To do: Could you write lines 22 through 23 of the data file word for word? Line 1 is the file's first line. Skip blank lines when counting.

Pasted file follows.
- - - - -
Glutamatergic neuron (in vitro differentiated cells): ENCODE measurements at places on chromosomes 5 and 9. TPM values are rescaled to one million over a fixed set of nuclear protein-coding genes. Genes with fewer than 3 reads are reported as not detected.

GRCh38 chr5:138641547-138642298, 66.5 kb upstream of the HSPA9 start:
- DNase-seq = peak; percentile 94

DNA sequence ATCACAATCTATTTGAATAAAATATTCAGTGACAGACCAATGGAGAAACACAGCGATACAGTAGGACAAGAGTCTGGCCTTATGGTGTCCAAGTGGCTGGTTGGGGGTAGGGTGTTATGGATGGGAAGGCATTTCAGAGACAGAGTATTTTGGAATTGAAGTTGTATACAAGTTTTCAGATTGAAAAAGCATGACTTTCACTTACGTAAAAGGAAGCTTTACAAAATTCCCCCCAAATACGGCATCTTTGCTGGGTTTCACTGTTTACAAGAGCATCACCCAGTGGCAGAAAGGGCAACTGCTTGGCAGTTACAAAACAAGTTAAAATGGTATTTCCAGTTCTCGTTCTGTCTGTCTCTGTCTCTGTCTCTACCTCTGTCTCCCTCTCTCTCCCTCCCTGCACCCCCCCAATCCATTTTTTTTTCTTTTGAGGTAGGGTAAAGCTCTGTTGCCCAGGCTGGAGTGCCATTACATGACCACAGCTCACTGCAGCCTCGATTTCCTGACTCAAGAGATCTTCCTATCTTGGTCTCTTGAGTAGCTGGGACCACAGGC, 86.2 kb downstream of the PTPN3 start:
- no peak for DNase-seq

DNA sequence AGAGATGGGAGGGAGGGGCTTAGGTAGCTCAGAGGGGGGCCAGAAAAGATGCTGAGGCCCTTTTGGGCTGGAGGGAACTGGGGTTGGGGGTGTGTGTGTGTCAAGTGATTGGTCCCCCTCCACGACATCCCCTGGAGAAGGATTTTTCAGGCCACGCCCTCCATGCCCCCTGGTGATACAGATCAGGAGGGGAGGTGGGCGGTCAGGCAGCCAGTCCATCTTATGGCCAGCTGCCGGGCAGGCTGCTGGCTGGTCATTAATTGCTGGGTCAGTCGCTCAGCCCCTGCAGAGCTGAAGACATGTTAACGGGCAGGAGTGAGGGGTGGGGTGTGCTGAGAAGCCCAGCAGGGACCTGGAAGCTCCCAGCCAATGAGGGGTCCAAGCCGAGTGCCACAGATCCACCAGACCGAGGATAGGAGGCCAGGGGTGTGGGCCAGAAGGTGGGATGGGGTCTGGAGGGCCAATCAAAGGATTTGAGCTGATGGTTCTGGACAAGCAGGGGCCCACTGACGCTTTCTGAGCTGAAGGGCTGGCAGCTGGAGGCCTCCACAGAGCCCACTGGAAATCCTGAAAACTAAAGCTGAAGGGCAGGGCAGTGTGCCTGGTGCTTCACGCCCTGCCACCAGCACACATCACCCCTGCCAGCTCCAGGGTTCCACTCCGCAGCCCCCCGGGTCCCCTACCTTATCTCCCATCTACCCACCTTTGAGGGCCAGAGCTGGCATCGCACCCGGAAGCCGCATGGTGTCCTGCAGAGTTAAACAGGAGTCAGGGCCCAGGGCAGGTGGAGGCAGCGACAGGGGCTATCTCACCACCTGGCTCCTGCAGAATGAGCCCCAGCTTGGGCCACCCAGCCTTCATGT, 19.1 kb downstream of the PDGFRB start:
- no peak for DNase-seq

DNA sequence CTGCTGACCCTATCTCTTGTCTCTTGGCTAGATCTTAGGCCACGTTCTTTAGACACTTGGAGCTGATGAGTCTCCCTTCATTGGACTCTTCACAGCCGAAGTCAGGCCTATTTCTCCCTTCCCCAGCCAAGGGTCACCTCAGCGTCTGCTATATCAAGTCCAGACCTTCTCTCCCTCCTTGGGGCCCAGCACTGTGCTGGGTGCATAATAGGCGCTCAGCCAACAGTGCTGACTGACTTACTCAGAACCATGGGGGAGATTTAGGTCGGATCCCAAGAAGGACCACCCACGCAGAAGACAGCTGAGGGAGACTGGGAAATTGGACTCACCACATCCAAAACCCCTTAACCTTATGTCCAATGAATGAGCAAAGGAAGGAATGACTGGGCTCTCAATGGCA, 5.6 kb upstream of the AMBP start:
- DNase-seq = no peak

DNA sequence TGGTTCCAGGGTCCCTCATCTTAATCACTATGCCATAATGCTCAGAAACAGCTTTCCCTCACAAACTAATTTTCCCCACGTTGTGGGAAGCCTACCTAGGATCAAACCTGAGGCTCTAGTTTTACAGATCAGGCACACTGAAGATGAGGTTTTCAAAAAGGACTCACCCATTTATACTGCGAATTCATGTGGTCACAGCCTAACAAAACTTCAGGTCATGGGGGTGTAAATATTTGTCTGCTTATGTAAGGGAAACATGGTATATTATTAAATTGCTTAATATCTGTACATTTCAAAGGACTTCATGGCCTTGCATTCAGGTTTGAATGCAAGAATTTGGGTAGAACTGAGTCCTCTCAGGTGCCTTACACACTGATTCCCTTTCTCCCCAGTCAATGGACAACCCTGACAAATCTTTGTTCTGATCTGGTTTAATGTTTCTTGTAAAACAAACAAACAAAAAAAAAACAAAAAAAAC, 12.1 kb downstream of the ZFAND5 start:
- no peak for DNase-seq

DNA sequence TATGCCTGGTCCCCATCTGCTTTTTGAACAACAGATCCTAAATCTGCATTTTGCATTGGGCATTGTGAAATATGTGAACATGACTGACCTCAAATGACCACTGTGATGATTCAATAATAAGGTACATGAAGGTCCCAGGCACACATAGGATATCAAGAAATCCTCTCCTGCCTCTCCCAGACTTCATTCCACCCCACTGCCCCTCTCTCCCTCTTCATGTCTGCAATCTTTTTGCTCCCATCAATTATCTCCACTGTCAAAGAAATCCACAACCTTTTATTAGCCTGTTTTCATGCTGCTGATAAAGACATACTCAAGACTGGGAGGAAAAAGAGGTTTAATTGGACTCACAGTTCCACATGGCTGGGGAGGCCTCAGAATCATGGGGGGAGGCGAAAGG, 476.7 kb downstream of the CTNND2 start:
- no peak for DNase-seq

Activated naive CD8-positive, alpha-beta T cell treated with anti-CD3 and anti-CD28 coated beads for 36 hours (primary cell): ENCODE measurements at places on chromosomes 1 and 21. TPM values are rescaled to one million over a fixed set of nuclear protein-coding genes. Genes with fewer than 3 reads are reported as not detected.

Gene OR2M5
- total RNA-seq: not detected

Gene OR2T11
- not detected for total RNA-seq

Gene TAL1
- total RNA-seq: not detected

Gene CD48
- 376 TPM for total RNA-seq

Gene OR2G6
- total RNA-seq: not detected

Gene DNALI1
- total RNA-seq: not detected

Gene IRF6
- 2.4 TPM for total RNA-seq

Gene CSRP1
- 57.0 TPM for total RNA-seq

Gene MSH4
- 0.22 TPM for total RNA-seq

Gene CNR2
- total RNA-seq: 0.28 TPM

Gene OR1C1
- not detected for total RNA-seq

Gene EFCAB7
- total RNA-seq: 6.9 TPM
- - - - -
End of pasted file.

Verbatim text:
- 376 TPM for total RNA-seq

Gene OR2G6